Since the invention of the car and the creation of annual leave, humankind has descended on southern France and coastal Spain in droves. It’s not hard to see why: there are few better places to feel the wind in your hair, the sun on your skin, the magnetic pull of the long, winding road beneath your feet.
Recently however, Europe’s more discerning vacationers have set their sat navs on an overlooked slither of the Iberian Peninsula: the mountainous micro-state of Andorra. Sandwiched between Spain to the south and France to the north, the tiny principality is host to more soaring summits, pristine lakes, luxurious retreats and Disney-like villages than its modest geography should allow.
As Andorra has no international airport, you’ll likely arrive by road (that is, unless you want to charter a helicopter). The thrifty often take the bus from Spain, and you’ll hear them complain about the torturous mountain routes from Barcelona and Lerida. In a GTS, however, those same hairpin turns become something to savour. With plenty of underexplored driving experiences the mountainous geography has to offer, you’ll initially pass ice-capped mountains before eventually finding yourself on an undulating motorway, clinging to the curves of the Gran Valira river as you descend ever higher. There’s a reason why the locals refer to it more officially as the ‘Principality of the Valleys of Andorra’: the country is super hilly.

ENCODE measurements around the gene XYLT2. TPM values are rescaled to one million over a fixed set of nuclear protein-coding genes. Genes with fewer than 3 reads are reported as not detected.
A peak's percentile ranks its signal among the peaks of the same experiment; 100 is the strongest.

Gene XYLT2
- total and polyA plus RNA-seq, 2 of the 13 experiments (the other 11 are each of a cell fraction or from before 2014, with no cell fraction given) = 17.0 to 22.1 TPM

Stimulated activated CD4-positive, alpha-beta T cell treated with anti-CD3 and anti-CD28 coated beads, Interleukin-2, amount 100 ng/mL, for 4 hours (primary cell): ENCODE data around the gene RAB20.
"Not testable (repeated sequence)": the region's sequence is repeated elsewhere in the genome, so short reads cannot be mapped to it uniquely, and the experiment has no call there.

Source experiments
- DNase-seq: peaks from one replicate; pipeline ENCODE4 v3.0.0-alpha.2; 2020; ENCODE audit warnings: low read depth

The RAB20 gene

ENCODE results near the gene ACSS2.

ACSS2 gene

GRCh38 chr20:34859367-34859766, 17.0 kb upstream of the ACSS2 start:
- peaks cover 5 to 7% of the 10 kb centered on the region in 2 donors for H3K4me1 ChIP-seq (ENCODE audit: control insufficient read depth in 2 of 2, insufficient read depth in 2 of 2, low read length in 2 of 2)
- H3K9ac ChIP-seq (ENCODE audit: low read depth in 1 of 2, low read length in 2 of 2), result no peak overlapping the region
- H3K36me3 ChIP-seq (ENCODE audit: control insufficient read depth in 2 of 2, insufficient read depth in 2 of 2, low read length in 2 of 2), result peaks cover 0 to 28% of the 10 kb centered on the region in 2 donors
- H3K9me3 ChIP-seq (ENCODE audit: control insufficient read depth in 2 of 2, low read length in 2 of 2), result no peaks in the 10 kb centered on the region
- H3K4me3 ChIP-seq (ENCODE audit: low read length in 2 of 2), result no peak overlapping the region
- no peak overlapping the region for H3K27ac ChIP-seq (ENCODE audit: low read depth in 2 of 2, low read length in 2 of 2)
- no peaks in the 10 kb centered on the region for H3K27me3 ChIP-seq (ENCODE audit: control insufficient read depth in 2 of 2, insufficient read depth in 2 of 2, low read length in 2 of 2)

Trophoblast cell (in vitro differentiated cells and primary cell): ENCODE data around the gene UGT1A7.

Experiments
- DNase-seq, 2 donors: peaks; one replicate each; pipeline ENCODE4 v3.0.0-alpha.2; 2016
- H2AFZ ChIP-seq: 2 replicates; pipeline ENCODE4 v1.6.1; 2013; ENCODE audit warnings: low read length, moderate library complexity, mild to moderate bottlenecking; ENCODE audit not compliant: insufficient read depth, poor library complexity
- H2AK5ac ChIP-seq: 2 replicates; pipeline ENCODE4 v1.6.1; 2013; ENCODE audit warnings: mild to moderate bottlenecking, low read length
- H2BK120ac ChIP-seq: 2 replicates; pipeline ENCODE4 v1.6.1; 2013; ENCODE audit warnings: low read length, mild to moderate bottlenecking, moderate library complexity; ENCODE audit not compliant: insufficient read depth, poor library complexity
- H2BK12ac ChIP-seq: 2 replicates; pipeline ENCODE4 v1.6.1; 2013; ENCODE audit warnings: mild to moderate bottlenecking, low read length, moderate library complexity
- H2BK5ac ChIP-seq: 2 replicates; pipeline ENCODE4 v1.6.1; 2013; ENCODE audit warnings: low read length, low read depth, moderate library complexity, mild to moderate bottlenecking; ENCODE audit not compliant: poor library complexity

You’ll eventually find yourself hovering at a vertigo-inducing 1,023 metres above sea level, in Andorra la Vella - the highest capital city in Europe. It’s also one of its shopping meccas: the city is a wash of duty-free shops, should you want to grab yourself a new handbag or 4K television. Countless do, if the crowds are any indication, but those in search of experiences rather than possessions might prefer to hotfoot it to Caldea: a giant glass pyramid housing the largest thermal bath complex in southern Europe. The mineral spring pools are open late – perfect for unwinding after a long day on the road.
From here you’ll find yourself on some of Andorra’s smaller, windier and frankly more challenging roads – all the better for putting your car to the test. Hurtle towards Sant Julià de Lòria before careening up a series of sharp corners through Aixirivall and the Coll Jovell, a mountain known for its hikes. Better yet, pick some random peak on the horizon and keep driving. Ordino-Arcalis; the Madriu-Perafita-Claror Valley; Coma Pedrosa: the entire nation is one rolling mountain slope and lush valley after another. Look closely and you’ll see much of the landscape is dotted with resorts or chalets hewn from massive slates of stone – the perfect base for a ski trip or hiking adventure.
Those looking to gain calories rather than burn them will find plenty to whet their appetites. Andorra was once an agrarian society, and the national cuisine reflects this recent history. Locally sourced ingredients feature on most menus, inadvertently mirroring the farm-to-table trend of the world’s more metropolitan restaurants. Hearty meals of trout, beef and snails – the latter fed a diet of mouth-watering thyme – are commonly cooked on open fires. It may sound rustic, but an Andorran barbeque is no peasant fare: the stripped-back style lets the ingredients stand on their own. Pair with a glass of chest-warming Aqua d'Or, the official brandy of neighbouring Catalonia.
After a few days on the road, you’ve still barely scratched Andorra’s surface: every hairpin turn reveals another jutting road, each switchback a last-minute diversion. There’s still much to see, and luckily there’s time. Though you'd best start now – while the hoards still struggle to locate the place on the map.